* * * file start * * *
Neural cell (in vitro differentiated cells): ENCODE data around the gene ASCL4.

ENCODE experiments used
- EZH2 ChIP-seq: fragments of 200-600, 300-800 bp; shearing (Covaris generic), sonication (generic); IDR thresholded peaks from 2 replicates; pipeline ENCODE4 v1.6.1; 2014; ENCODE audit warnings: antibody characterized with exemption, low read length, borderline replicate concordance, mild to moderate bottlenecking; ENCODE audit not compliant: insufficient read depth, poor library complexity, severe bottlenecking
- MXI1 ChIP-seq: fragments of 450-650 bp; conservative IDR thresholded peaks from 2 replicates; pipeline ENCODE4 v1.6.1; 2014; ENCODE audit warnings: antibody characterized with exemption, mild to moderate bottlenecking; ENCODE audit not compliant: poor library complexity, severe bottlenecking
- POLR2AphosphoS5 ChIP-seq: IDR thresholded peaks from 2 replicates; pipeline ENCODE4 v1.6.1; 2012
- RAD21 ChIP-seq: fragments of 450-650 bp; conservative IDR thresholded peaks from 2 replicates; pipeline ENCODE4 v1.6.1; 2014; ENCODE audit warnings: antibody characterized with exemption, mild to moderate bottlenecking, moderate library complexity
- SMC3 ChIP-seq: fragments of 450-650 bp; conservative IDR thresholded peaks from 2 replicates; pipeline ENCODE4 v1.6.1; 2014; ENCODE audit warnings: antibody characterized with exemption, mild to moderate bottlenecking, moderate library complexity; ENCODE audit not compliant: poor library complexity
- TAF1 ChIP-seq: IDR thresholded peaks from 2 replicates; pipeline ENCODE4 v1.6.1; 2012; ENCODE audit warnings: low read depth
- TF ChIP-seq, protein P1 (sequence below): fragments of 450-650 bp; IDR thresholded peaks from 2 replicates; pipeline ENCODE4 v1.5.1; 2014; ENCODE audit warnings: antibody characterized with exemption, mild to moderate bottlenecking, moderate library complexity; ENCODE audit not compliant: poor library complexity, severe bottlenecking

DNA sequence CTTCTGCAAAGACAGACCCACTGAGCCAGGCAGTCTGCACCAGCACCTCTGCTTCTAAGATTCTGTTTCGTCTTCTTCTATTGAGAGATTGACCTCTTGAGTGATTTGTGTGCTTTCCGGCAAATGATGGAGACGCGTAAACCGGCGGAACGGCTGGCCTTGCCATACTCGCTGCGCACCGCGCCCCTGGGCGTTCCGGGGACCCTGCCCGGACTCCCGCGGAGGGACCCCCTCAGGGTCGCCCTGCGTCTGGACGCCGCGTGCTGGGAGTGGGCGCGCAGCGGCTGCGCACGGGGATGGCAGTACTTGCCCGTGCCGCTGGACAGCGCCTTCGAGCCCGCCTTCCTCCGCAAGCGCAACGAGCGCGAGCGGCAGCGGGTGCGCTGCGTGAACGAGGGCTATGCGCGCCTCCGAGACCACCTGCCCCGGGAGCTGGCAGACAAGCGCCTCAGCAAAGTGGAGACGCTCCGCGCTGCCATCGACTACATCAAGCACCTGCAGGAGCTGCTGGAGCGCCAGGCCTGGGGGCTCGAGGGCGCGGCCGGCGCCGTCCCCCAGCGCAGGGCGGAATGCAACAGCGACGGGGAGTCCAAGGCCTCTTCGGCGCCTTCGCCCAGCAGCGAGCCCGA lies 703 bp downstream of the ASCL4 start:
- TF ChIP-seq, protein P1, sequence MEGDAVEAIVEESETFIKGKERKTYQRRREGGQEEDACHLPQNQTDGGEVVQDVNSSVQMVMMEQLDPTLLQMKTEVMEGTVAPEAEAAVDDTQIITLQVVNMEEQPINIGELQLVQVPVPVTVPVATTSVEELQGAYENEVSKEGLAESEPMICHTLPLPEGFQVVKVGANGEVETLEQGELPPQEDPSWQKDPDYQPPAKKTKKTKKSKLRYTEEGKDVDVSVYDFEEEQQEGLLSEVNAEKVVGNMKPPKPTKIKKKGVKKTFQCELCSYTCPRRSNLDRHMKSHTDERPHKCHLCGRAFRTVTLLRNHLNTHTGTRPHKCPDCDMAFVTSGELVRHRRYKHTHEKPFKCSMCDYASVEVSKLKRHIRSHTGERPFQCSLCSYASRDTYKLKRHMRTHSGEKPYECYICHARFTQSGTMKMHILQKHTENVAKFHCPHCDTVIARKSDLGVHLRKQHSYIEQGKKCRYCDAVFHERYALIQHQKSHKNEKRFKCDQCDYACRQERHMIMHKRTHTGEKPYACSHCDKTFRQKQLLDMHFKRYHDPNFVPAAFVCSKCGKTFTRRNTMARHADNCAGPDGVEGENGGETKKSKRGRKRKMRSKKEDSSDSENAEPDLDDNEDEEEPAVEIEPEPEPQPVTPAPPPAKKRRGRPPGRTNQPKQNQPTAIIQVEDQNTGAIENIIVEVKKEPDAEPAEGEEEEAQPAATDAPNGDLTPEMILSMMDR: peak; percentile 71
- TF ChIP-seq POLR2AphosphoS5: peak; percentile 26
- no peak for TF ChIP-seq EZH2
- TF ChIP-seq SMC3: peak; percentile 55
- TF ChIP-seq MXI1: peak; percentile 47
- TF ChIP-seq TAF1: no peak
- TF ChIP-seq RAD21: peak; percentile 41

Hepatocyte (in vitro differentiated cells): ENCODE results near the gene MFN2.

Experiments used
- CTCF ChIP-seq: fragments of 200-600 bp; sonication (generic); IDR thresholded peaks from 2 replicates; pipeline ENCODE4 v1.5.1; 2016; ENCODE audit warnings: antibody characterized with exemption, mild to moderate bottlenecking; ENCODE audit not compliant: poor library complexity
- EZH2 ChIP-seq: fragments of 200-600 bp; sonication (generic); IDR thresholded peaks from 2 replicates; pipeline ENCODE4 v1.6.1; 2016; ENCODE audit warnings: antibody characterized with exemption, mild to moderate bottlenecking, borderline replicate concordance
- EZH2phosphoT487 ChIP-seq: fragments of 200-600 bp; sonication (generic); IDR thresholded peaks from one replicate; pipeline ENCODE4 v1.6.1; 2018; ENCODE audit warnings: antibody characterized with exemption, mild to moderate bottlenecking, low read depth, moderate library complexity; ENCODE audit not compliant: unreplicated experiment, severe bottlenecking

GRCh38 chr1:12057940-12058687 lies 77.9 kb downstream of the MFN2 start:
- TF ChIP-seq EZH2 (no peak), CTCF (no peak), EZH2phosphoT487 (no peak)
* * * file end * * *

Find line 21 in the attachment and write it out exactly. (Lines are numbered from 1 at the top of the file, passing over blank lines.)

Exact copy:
- EZH2 ChIP-seq: fragments of 200-600 bp; sonication (generic); IDR thresholded peaks from 2 replicates; pipeline ENCODE4 v1.6.1; 2016; ENCODE audit warnings: antibody characterized with exemption, mild to moderate bottlenecking, borderline replicate concordance